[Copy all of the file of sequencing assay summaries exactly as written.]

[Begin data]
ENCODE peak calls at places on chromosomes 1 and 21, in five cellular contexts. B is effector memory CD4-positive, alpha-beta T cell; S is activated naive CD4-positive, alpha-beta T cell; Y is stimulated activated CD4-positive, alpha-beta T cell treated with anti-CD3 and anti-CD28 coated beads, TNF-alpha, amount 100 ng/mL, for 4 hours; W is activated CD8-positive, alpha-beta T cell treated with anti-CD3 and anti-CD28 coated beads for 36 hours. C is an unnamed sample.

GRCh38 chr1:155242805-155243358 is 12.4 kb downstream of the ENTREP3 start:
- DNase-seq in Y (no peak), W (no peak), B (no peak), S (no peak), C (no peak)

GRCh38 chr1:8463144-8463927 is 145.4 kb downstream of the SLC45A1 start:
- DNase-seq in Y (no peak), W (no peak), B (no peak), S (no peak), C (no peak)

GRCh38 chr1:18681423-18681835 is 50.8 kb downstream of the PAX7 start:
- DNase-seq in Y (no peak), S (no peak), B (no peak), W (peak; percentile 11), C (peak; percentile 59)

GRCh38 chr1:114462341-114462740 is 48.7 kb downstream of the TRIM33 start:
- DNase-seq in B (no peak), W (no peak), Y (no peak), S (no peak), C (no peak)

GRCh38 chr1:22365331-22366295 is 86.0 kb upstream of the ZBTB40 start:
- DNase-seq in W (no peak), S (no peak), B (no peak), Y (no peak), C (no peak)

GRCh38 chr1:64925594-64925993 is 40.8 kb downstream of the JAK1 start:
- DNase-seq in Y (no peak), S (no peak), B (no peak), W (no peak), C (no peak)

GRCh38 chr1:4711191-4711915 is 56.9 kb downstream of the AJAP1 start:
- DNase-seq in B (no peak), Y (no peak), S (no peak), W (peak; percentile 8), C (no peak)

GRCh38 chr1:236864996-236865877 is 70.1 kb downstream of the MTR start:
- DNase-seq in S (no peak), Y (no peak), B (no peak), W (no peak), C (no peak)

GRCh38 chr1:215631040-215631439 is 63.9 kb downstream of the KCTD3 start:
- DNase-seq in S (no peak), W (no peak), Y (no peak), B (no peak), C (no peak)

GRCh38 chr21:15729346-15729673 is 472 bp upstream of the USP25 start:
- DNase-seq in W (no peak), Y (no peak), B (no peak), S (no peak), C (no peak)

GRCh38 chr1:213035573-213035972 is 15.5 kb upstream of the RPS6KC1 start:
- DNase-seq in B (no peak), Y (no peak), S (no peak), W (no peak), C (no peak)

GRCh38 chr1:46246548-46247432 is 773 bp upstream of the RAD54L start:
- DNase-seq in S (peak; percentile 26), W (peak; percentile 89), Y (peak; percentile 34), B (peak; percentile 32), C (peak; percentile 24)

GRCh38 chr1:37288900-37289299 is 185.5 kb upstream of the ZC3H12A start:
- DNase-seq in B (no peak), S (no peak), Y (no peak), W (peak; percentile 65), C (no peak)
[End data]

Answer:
ENCODE peak calls at places on chromosomes 1 and 21, in five cellular contexts. B is effector memory CD4-positive, alpha-beta T cell; S is activated naive CD4-positive, alpha-beta T cell; Y is stimulated activated CD4-positive, alpha-beta T cell treated with anti-CD3 and anti-CD28 coated beads, TNF-alpha, amount 100 ng/mL, for 4 hours; W is activated CD8-positive, alpha-beta T cell treated with anti-CD3 and anti-CD28 coated beads for 36 hours. C is an unnamed sample.

GRCh38 chr1:155242805-155243358 is 12.4 kb downstream of the ENTREP3 start:
- DNase-seq in Y (no peak), W (no peak), B (no peak), S (no peak), C (no peak)

GRCh38 chr1:8463144-8463927 is 145.4 kb downstream of the SLC45A1 start:
- DNase-seq in Y (no peak), W (no peak), B (no peak), S (no peak), C (no peak)

GRCh38 chr1:18681423-18681835 is 50.8 kb downstream of the PAX7 start:
- DNase-seq in Y (no peak), S (no peak), B (no peak), W (peak; percentile 11), C (peak; percentile 59)

GRCh38 chr1:114462341-114462740 is 48.7 kb downstream of the TRIM33 start:
- DNase-seq in B (no peak), W (no peak), Y (no peak), S (no peak), C (no peak)

GRCh38 chr1:22365331-22366295 is 86.0 kb upstream of the ZBTB40 start:
- DNase-seq in W (no peak), S (no peak), B (no peak), Y (no peak), C (no peak)

GRCh38 chr1:64925594-64925993 is 40.8 kb downstream of the JAK1 start:
- DNase-seq in Y (no peak), S (no peak), B (no peak), W (no peak), C (no peak)

GRCh38 chr1:4711191-4711915 is 56.9 kb downstream of the AJAP1 start:
- DNase-seq in B (no peak), Y (no peak), S (no peak), W (peak; percentile 8), C (no peak)

GRCh38 chr1:236864996-236865877 is 70.1 kb downstream of the MTR start:
- DNase-seq in S (no peak), Y (no peak), B (no peak), W (no peak), C (no peak)

GRCh38 chr1:215631040-215631439 is 63.9 kb downstream of the KCTD3 start:
- DNase-seq in S (no peak), W (no peak), Y (no peak), B (no peak), C (no peak)

GRCh38 chr21:15729346-15729673 is 472 bp upstream of the USP25 start:
- DNase-seq in W (no peak), Y (no peak), B (no peak), S (no peak), C (no peak)

GRCh38 chr1:213035573-213035972 is 15.5 kb upstream of the RPS6KC1 start:
- DNase-seq in B (no peak), Y (no peak), S (no peak), W (no peak), C (no peak)

GRCh38 chr1:46246548-46247432 is 773 bp upstream of the RAD54L start:
- DNase-seq in S (peak; percentile 26), W (peak; percentile 89), Y (peak; percentile 34), B (peak; percentile 32), C (peak; percentile 24)

GRCh38 chr1:37288900-37289299 is 185.5 kb upstream of the ZC3H12A start:
- DNase-seq in B (no peak), S (no peak), Y (no peak), W (peak; percentile 65), C (no peak)